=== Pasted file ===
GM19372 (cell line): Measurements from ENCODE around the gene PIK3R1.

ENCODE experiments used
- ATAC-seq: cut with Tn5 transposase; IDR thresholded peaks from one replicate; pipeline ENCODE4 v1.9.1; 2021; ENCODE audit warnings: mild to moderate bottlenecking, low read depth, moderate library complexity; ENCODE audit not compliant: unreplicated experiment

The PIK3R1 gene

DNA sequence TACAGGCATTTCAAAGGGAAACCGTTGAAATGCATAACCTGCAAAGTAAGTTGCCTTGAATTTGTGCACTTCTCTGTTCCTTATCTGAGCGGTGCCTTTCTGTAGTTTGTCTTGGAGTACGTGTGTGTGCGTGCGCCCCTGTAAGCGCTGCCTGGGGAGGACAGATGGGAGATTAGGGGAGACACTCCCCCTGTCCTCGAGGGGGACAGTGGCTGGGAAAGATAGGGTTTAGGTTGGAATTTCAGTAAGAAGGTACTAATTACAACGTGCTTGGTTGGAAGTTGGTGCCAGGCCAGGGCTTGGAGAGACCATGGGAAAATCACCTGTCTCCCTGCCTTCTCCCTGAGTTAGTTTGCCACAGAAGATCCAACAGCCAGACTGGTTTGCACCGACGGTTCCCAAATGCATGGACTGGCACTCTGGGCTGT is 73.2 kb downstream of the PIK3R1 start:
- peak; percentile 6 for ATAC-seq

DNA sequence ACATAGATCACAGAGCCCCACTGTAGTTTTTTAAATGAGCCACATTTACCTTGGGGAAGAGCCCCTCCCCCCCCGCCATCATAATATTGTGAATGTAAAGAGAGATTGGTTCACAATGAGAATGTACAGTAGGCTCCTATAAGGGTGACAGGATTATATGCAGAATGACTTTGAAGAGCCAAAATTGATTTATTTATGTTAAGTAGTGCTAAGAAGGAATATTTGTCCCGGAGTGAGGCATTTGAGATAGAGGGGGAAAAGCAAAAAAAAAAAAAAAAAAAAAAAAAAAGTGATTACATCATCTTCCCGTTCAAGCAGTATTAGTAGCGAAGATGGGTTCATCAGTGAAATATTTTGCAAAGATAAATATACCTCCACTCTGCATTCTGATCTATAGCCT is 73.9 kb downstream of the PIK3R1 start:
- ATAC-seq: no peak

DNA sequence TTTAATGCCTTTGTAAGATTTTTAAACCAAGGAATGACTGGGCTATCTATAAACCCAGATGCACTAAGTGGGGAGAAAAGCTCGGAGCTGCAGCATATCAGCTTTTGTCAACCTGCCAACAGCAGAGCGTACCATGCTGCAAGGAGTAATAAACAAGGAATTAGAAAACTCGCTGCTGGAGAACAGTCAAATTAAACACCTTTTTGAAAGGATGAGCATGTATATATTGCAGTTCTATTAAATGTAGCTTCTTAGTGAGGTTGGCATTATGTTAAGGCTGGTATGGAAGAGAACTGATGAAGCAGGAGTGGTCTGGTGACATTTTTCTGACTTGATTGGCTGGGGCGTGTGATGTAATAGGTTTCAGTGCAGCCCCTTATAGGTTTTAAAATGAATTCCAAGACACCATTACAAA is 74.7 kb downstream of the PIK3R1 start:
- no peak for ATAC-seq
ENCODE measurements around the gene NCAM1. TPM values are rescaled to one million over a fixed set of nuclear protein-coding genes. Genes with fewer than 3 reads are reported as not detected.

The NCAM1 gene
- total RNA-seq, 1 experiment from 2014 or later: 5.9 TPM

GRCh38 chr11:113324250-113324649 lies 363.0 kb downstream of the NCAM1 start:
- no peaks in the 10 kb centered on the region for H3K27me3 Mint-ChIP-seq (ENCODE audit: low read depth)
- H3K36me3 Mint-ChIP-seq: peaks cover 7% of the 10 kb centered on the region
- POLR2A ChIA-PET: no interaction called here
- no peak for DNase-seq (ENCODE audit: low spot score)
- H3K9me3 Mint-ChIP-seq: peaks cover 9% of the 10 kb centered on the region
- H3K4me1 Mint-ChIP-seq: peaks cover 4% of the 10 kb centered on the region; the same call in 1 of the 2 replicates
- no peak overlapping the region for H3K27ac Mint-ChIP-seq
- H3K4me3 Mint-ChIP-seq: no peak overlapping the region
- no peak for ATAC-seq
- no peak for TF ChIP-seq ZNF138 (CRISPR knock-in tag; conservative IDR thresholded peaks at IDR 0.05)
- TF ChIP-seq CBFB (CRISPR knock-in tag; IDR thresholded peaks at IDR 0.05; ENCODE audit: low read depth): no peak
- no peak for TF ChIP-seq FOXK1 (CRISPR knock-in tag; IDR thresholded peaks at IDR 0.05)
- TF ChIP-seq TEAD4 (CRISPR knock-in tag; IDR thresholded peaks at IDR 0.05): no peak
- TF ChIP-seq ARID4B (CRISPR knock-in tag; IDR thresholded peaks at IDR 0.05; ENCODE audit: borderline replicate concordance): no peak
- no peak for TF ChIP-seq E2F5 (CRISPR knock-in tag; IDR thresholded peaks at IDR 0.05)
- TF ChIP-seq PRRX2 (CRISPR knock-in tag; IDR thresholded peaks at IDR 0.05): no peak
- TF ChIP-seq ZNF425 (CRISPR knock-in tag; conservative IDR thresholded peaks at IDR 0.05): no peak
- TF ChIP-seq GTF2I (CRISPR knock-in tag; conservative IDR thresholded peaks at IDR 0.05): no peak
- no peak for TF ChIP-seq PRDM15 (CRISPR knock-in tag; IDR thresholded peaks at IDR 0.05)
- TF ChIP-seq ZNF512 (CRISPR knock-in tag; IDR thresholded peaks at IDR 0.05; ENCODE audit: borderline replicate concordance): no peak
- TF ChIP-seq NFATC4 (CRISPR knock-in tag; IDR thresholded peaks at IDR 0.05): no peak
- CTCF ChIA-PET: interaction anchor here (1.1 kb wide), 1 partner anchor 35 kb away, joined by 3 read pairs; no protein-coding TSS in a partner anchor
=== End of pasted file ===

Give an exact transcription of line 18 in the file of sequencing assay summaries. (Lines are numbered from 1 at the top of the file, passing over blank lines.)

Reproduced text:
- no peak for DNase-seq (ENCODE audit: low spot score)